Best Practices for A Healthy GraphQL Implementation

We’ve discussed GraphQL at length previously – and while the discussions on how GraphQL works are obviously very powerful, we’ve yet to dive into some of the best practices that should be adopted when developing a GraphQL-centric API.

Today, we’re going to do exactly that. We’re going to discuss the best practices for healthy GraphQL implementation, and describe why these practices are so advised. By properly integrating these best practices as a matter of course, your GraphQL-driven implementation and its associated API structure can be more powerful, efficient, and practical.

Dogma vs Practices

Before we dive too heavily into this, it must be said — these are suggested best practices, not absolute dogma. While the majority of the practices herein are applicable to most API installation, use case, and design, there are some situations in which your API design or application will not work well with some aspects of GraphQL, while requiring other aspects of it.

In such cases, these best practices should be considered a guideline, not a dogmatic instruction on how GraphQL should be implemented.

URIs and Routes

While GraphQL is fundamentally RESTful, it does drop some elements that have become core to RESTful design, such as resources. Wherein most REST APIs use resources as a basic conceptualization for how data is processed and returned, GraphQL eschews this and instead depends on entities as defined by an entity graph. This entity graph drives all traffic to a single URL or endpoint, which is the forward facing entrance into the system.

Accordingly, URIs and routes should all lead back to a single endpoint — this is the fundamental use case of GraphQL, and is principle in its functionality.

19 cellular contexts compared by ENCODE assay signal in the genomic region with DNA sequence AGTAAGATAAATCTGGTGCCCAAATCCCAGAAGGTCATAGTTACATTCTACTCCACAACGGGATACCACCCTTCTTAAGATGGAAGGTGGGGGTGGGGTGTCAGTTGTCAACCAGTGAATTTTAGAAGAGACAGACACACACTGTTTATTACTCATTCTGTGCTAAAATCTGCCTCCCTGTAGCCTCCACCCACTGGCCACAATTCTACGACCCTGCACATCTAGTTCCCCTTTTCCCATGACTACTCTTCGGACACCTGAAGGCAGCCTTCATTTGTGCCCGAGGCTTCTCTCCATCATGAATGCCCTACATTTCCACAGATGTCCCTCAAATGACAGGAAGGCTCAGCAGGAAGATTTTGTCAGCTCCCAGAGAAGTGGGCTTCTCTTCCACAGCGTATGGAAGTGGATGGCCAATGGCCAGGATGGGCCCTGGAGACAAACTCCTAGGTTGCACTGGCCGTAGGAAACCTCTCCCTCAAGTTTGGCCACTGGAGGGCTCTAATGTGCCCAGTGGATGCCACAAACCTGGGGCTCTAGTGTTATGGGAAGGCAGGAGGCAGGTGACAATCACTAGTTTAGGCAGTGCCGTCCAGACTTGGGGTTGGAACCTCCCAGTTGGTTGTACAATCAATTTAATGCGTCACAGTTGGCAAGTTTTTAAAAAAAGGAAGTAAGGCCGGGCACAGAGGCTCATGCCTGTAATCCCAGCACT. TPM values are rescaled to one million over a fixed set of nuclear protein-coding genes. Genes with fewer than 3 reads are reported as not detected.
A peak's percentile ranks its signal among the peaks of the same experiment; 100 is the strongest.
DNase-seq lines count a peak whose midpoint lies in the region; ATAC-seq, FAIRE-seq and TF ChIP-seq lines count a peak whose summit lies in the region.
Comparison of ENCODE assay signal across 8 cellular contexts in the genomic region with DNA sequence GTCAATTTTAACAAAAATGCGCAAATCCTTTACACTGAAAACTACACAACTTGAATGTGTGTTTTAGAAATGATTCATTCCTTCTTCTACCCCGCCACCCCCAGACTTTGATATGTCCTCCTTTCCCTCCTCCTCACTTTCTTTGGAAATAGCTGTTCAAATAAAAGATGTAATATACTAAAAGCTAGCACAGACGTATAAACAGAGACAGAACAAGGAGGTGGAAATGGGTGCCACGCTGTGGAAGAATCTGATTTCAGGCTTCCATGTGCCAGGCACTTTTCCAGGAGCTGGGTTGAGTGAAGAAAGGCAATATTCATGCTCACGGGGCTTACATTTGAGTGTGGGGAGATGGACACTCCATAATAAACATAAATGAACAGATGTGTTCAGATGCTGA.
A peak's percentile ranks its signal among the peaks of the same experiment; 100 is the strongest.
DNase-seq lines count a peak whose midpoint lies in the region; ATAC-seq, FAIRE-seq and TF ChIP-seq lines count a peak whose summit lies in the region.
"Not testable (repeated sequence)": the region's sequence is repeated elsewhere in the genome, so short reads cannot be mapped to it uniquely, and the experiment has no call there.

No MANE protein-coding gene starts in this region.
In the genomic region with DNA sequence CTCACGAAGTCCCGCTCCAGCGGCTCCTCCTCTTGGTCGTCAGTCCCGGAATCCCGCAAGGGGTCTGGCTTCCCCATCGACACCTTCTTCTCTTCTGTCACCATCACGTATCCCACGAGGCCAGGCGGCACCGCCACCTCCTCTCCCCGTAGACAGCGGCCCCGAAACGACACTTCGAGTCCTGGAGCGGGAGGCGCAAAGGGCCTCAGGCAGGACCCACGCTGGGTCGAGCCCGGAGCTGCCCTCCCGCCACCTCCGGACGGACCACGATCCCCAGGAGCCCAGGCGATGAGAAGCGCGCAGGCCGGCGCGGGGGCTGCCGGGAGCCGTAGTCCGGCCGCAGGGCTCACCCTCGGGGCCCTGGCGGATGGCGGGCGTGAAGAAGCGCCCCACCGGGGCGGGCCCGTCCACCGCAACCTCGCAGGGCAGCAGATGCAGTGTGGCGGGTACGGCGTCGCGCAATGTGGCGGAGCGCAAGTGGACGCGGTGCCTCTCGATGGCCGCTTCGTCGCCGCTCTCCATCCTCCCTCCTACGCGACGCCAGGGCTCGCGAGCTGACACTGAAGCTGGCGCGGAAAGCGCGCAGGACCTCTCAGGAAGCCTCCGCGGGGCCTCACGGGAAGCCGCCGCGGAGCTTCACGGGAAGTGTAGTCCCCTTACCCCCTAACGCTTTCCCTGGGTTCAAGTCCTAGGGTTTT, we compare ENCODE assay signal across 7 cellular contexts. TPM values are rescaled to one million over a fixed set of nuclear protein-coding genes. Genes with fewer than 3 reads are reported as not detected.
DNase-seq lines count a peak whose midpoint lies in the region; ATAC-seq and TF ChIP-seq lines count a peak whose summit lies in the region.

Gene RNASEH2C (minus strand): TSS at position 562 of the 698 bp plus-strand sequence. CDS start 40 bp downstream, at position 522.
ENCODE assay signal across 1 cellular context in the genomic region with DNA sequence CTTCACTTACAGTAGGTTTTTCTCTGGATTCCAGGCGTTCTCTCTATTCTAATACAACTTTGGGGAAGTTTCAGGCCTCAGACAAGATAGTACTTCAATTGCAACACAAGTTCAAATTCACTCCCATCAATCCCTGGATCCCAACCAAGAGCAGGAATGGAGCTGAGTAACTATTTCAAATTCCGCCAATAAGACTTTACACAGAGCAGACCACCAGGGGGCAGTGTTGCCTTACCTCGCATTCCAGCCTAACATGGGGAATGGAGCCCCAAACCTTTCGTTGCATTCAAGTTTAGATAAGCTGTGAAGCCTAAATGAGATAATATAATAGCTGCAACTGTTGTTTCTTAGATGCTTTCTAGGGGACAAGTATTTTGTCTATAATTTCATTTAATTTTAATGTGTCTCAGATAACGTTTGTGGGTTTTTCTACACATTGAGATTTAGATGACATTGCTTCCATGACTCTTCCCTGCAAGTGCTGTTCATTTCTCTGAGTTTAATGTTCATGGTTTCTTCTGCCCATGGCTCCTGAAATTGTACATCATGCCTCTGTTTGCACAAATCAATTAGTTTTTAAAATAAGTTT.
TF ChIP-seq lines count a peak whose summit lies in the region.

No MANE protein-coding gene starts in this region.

Endpoint Collation and HTTP

By its nature, GraphQL serves verb requests over a single endpoint in HTTP. This aspect of GraphQL is fundamental to its design and approach towards endpoint collation — as such, using a methodology other than a collated endpoint in HTTP is locking a lot of functionality away.

In classic REST format, resources are exposed via a suite of URLs, and each URL has a specified endpoint that is tied into as part of the formatted request. While GraphQL can certainly co-exist with this kind of setup, having such a collection of resources behind URIs defies the purpose of GraphQL implementation in the first place.

Accordingly, if you need to adopt such a practice of hybrid linking (aka a single collated point and then a group of URLs representing individual resources), it would be advisable to look into your design, schema, and format, and address whether or not this is actually intended before proceeding with such a system in GraphQL.

API Versioning

GraphQL is a schema, and as such, there’s nothing stopping your API from versioning however it desires. That being said, GraphQL has stated a strong avoidance of versioning from a philosophical standpoint. GraphQL’s stated viewpoint is as follows:

“Why do most APIs version? When there’s limited control over the data that’s returned from an API endpoint, any change can be considered a breaking change, and breaking changes require a new version. If adding new features to an API requires a new version, then a tradeoff emerges between releasing often and having many incremental versions versus the understandability and maintainability of the API.”

Accordingly, GraphQL takes the view that, since the solution only returns explicitly requested data, there’s no such thing as a “breaking change” in properly designed GraphQL APIs. This is a definite shift from versioned API to versionless, and is part of the design ethos of GraphQL itself.